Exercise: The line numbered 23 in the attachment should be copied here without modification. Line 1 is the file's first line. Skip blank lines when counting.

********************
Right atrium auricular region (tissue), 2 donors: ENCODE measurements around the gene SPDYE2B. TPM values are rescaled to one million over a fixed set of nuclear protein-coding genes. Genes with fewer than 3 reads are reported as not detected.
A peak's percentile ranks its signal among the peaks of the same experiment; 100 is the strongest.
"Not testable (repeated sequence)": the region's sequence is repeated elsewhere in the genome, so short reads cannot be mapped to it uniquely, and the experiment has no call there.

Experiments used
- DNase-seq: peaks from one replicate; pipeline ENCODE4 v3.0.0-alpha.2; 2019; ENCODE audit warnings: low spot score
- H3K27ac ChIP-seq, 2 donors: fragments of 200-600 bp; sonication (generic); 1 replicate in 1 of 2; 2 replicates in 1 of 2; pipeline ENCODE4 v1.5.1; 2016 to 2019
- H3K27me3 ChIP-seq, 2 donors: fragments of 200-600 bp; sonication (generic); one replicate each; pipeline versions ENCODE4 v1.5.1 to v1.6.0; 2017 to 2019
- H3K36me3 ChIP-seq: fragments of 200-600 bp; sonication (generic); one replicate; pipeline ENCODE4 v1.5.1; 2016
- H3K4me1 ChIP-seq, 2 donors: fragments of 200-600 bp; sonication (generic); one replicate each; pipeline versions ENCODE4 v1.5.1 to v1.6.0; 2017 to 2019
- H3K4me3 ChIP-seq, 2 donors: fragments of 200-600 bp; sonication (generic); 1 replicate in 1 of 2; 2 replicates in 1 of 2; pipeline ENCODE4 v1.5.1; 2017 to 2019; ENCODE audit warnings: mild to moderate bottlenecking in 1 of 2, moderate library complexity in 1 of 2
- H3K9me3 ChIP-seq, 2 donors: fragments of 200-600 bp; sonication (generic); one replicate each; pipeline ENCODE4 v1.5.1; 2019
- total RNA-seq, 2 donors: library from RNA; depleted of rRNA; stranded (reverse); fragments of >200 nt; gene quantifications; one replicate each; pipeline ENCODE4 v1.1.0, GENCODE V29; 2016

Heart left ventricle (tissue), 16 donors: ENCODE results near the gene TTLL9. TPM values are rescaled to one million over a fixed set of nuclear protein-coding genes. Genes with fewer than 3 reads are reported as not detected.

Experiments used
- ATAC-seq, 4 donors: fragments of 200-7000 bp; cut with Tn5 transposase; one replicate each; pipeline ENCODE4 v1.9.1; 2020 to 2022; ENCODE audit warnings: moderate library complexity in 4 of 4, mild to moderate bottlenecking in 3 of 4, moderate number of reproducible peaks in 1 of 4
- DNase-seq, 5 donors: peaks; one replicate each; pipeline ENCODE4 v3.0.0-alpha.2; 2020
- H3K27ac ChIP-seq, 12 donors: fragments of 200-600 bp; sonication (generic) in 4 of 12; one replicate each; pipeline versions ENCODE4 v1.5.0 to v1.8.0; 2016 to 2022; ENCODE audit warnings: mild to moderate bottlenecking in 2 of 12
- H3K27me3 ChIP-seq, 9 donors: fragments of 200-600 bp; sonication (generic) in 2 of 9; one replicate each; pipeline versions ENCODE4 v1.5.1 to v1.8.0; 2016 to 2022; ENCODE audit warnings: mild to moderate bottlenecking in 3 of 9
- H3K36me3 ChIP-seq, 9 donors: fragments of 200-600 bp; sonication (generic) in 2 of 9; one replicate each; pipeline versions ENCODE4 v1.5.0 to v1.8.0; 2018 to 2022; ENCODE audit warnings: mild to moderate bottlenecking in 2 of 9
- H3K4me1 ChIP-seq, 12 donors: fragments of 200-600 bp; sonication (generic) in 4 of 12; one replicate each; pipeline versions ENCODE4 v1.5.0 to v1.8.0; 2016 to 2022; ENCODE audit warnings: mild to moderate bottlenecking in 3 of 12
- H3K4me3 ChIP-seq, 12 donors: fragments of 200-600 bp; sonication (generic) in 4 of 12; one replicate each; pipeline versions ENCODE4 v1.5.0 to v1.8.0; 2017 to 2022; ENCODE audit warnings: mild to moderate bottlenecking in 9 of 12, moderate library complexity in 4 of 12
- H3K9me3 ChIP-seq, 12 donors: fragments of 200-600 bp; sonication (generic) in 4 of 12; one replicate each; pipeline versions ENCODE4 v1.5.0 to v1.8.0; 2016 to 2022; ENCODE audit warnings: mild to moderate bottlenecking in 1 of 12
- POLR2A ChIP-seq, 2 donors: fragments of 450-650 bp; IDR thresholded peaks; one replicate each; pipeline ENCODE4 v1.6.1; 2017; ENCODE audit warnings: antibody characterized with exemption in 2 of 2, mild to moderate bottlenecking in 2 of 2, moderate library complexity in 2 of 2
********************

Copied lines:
- POLR2A ChIP-seq, 2 donors: fragments of 450-650 bp; IDR thresholded peaks; one replicate each; pipeline ENCODE4 v1.6.1; 2017; ENCODE audit warnings: antibody characterized with exemption in 2 of 2, mild to moderate bottlenecking in 2 of 2, moderate library complexity in 2 of 2